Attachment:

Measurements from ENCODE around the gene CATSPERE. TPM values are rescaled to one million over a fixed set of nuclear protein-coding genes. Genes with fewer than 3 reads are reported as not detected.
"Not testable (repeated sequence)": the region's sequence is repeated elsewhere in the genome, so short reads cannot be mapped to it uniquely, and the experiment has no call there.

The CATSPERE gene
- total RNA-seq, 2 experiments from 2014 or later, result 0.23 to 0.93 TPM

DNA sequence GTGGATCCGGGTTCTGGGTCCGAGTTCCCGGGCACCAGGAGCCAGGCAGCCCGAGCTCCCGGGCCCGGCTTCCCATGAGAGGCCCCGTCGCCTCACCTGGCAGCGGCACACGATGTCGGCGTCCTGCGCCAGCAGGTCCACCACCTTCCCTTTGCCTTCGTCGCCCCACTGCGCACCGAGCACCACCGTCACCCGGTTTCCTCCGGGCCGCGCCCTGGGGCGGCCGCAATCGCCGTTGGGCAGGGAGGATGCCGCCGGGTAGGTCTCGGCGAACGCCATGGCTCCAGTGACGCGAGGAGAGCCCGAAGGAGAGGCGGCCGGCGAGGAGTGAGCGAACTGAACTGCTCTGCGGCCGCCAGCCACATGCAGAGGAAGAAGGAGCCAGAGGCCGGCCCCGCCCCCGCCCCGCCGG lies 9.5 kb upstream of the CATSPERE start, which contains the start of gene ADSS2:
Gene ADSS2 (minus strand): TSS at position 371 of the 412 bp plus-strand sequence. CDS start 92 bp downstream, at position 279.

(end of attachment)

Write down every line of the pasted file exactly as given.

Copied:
Measurements from ENCODE around the gene CATSPERE. TPM values are rescaled to one million over a fixed set of nuclear protein-coding genes. Genes with fewer than 3 reads are reported as not detected.
"Not testable (repeated sequence)": the region's sequence is repeated elsewhere in the genome, so short reads cannot be mapped to it uniquely, and the experiment has no call there.

The CATSPERE gene
- total RNA-seq, 2 experiments from 2014 or later, result 0.23 to 0.93 TPM

DNA sequence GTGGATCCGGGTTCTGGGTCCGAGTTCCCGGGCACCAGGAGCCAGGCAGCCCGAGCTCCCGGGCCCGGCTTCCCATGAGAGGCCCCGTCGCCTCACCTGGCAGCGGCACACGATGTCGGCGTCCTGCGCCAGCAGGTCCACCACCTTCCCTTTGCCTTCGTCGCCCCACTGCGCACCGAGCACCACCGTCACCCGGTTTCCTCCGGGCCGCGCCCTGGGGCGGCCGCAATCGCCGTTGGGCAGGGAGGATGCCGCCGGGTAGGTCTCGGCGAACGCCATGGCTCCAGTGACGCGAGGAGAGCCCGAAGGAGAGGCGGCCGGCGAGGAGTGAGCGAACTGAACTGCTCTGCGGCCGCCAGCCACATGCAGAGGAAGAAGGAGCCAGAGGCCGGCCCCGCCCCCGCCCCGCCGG lies 9.5 kb upstream of the CATSPERE start, which contains the start of gene ADSS2:
Gene ADSS2 (minus strand): TSS at position 371 of the 412 bp plus-strand sequence. CDS start 92 bp downstream, at position 279.